By Fargo Public Schools Assistant Superintendent Dr. Rachael Agre
With the support of the Treatment Collaborative for Traumatized Youth (TCTY), 11 Fargo Public Schools staff were able to attend a two-day focused workshop on Trauma Focused Cognitive Based Therapy on January 11-12, 2018.
What is Trauma-Focused Cognitive Behavioral Therapy (TF-CBT)?
- TF-CBT is a child and parent psychotherapy approach for children who are experiencing significant emotional and behavioral difficulties related to traumatic life events.
- It is a components-based treatment model that incorporates trauma-sensitive interventions with cognitive behavioral, and family principles and techniques.
- Children and parents learn new skills to help process thoughts and feelings related to traumatic life events; manage and resolve distressing thoughts, feelings, and behaviors related traumatic life events; and enhance safety, growth, parenting skills, and family communication.
Who is TF-CBT for?
- TF-CBT has proved successful with children ages three to 18, who have significant emotional problems (e.g., symptoms of posttraumatic stress disorder, fear, anxiety, or depression) related to traumatic life events.
The full training is designed for Therapists who often serve as outside providers for our students and families. By providing the two day training for this volunteer group, Fargo Public Schools will be discussing, designing and planning how identified elements of TF-CBT may be utilized in our schools by counselors and/or social workers. This group will be meeting to continue this conversation in hopes to bring a common language, defined practice and a streamlined continuum for families to access supports both in school and within the community:
- Amy Riccio (Social Worker – Drop Out Prevention)
- Cassie Larson (Eagles)
- Heidi Fiechtner (South High)
- Janelle Stahl-Ladbury (North High)
- Jenny Rude (Agassiz)
- Jessica Anderson (Agassiz)
- Kylie Wallender (Carl Ben Eielson)
- Lannette Christmann (Ben Franklin)
- Laura Sokolofsky (Jefferson)
- Nancy Tisor (Ed Clapp)
- Rachel Johnson (Carl Ben Eielson)
The research base behind TF-CBT identifies two important benefits to substantiate the time and efforts being put towards this initiative: 1) Parents are often the most important people in the child’s life and the TF-CBT model encourages caregiver’s active participation. If the parent is not able to participate (i.e. foster care), a stable caretaker who can support the child can participate. 2) Posttraumatic stress symptoms need to be addressed as early as possible to prevent long-term difficulties.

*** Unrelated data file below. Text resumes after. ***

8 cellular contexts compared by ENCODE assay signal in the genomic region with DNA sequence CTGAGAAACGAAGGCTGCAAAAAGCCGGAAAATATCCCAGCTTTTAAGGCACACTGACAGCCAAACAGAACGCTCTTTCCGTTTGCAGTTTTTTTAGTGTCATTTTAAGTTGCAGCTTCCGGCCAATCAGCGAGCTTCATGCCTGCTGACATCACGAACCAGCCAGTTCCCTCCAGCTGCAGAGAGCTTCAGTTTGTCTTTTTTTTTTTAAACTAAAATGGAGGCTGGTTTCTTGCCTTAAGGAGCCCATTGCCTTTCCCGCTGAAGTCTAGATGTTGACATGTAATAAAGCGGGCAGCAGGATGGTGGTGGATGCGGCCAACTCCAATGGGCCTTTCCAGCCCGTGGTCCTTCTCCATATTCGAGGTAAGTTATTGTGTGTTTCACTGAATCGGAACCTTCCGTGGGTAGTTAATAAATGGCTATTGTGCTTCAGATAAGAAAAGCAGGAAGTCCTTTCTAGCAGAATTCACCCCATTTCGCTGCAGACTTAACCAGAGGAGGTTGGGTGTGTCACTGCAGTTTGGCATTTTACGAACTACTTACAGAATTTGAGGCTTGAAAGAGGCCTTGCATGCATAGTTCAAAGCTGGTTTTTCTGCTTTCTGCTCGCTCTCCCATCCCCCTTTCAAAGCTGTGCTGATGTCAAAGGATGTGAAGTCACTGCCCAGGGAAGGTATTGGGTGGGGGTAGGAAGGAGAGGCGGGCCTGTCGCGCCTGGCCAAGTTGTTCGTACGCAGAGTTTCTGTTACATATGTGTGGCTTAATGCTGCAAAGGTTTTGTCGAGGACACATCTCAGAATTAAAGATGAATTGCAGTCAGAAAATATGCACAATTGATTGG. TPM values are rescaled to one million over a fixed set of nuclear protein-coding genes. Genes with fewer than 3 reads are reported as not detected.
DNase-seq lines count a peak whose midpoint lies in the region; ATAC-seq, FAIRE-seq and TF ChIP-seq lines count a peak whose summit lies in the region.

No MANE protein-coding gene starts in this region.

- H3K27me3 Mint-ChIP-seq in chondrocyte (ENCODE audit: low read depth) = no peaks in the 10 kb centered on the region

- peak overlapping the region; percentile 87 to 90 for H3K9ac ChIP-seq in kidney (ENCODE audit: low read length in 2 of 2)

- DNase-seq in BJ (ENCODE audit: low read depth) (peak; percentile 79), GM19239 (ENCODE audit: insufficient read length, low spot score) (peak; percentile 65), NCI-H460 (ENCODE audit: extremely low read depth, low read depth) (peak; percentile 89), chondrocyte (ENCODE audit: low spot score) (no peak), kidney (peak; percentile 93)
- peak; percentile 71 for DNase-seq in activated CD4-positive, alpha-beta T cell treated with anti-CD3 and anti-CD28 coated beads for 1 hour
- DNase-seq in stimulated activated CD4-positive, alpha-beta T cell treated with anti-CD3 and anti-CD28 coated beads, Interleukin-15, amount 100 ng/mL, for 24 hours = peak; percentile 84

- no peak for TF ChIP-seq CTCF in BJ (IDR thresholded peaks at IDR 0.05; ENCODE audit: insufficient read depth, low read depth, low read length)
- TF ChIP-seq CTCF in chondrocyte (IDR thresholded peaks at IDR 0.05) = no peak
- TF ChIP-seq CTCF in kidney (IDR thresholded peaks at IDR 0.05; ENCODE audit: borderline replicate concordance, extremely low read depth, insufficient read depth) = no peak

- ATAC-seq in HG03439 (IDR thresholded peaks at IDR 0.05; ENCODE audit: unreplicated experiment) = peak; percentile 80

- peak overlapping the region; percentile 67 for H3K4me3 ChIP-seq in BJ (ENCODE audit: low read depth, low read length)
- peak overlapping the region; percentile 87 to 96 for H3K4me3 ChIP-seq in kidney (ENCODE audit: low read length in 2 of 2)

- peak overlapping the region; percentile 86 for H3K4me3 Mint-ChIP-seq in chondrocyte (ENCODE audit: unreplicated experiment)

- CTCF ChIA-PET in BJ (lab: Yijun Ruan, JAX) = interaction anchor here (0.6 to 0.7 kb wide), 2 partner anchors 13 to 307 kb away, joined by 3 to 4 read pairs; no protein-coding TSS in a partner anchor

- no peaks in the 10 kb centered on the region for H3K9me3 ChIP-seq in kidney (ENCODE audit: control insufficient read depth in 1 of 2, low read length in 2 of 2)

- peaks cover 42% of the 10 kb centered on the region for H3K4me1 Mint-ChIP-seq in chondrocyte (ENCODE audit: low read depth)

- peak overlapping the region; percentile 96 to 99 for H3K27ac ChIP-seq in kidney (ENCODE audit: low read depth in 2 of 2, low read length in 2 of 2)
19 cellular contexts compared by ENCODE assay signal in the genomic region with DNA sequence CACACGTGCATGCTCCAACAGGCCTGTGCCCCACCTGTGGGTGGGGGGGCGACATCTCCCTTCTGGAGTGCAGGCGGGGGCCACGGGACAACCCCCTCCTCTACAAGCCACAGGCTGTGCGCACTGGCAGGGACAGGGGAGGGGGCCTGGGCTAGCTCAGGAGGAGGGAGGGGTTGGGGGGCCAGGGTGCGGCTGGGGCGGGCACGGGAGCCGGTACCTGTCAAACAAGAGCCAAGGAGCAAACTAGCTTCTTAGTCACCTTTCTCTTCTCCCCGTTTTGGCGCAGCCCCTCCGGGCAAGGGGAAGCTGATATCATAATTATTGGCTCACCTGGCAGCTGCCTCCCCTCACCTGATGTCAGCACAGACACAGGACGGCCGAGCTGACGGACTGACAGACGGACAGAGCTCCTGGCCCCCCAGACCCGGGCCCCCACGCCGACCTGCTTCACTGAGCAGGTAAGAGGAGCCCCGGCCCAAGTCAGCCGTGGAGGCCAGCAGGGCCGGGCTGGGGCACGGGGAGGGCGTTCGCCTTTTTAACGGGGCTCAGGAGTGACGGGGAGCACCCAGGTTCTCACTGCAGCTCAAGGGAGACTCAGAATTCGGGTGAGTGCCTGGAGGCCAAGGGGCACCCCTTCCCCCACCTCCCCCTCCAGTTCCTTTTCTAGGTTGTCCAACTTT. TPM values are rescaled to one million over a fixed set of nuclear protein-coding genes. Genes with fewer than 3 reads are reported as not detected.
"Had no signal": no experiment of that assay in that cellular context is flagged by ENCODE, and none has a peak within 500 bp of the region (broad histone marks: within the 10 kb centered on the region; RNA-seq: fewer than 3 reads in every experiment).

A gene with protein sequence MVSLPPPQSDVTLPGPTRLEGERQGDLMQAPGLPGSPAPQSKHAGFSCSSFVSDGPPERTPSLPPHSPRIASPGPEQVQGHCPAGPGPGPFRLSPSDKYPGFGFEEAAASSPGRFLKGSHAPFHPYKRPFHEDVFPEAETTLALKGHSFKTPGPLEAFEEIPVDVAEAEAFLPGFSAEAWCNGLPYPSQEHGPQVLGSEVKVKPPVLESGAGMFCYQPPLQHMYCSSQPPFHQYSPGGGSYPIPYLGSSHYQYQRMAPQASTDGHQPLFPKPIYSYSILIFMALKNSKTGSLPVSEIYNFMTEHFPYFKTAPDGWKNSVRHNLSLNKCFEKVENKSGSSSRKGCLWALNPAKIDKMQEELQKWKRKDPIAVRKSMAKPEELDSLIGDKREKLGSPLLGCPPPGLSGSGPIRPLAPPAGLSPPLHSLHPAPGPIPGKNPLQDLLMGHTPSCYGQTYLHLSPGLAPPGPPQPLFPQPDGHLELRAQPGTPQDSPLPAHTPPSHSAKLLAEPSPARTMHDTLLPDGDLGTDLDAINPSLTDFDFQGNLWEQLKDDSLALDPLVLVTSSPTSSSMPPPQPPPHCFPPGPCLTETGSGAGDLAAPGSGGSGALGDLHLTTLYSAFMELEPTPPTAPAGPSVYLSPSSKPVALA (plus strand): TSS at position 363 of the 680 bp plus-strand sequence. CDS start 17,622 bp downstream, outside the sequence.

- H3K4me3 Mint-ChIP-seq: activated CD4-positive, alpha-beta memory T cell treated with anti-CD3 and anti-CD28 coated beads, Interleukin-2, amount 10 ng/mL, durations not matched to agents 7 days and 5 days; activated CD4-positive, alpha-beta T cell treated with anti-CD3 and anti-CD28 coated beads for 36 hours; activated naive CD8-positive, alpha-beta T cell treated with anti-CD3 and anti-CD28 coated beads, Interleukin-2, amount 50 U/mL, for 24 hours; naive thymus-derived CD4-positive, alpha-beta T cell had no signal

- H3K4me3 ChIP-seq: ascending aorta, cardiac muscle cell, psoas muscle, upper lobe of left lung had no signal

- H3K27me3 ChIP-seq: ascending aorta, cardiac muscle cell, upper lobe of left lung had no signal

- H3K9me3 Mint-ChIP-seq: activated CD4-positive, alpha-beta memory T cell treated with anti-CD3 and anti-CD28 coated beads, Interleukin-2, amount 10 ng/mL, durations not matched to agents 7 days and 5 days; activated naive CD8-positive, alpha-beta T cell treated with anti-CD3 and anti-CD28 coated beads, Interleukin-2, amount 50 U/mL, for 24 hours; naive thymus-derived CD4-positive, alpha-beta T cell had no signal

Providing this supportive resource within a school setting may decrease the often-complex behaviors some students are exhibiting. Some of the important elements which are addressed and included in this approach:
- Education about trauma and common reactions
- Help with parenting and behavior problems
- Relaxation/stress management training
- Learning about feelings and ways to express them
- Learning about our thoughts, feelings, and actions,
- Developing creative ways for kids to gradually tell their stories about what happened.
- Changing any unhelpful thoughts about the trauma
- Family sessions to help the family talk together about the trauma
- Learning and practicing safety skills.
- Talking about the trauma will be done in a gradual, supportive manner and will not occur until the child has learned some skills to cope with the discomfort.
This is an exciting and very important initiative. Thank you to the Neuropsychiatric Research Institute, specifically Jennifer Boub (TCTY Coordinator), for financially supporting Fargo Public Schools in this learning. Thank you also to our 11 staff who have participated in the initial training and will continue this work and collaboration in efforts to support our students and families.